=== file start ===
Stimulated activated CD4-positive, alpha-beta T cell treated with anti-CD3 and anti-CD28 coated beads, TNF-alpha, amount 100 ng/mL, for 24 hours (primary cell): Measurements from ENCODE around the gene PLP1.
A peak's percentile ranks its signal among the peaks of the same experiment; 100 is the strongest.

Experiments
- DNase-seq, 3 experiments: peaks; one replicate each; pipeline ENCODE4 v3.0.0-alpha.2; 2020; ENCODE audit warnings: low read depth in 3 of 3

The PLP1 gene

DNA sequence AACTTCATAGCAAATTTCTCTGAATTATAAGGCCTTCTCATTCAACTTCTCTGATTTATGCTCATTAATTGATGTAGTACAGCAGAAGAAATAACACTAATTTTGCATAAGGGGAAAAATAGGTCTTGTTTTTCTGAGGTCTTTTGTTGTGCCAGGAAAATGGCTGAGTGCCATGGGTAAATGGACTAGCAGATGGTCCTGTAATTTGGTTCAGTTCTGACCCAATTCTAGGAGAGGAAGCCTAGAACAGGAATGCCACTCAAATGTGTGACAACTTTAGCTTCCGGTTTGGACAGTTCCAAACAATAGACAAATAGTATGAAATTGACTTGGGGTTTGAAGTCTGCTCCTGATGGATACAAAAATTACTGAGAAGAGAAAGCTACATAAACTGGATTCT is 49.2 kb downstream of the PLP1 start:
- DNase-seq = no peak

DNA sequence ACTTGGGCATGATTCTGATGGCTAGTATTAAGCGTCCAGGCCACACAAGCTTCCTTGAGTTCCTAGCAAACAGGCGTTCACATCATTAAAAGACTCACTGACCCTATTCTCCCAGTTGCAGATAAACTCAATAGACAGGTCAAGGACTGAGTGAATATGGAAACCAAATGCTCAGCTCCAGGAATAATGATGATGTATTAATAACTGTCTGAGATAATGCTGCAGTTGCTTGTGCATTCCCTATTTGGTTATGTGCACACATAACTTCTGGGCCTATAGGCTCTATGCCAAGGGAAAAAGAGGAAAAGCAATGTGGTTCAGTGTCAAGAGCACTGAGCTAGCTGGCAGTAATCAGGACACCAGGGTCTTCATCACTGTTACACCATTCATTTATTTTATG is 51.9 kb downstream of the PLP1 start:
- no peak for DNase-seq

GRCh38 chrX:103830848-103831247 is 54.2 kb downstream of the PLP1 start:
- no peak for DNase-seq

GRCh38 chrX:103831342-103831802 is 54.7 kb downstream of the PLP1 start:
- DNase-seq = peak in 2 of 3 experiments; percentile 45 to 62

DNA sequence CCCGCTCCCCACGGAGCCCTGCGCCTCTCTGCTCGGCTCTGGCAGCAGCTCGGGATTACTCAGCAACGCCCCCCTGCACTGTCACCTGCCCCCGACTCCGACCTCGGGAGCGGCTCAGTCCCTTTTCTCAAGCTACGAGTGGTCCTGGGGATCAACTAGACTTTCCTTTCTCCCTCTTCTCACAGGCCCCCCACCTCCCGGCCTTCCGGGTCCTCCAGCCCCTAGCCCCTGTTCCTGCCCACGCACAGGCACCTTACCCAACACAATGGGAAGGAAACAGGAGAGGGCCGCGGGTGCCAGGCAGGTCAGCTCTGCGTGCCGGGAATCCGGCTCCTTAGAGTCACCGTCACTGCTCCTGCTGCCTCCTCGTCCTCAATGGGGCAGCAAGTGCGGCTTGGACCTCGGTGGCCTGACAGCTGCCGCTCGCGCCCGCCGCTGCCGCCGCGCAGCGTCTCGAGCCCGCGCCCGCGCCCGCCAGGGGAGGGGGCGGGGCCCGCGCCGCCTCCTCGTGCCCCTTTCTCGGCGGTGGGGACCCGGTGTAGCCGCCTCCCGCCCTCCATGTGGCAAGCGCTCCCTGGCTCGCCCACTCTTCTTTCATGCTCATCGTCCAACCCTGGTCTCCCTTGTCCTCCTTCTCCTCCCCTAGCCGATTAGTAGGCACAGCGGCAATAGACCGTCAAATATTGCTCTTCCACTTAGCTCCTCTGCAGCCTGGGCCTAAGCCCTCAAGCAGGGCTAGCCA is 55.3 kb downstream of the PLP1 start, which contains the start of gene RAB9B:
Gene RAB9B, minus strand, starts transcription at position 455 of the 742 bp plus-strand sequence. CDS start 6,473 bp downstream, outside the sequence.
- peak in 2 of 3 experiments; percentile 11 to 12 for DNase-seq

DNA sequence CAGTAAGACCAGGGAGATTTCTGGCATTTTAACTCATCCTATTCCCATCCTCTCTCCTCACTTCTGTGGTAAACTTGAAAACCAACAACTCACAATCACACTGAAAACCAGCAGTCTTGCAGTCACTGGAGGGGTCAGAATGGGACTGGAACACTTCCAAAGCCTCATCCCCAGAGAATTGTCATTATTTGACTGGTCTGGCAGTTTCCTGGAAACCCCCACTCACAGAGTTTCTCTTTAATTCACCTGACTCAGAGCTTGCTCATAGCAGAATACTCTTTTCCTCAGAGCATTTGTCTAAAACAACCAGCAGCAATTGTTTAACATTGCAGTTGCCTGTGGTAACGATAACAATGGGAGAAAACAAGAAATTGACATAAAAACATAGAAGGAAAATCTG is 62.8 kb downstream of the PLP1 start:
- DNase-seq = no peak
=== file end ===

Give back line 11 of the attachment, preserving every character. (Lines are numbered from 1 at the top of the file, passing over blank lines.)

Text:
- no peak for DNase-seq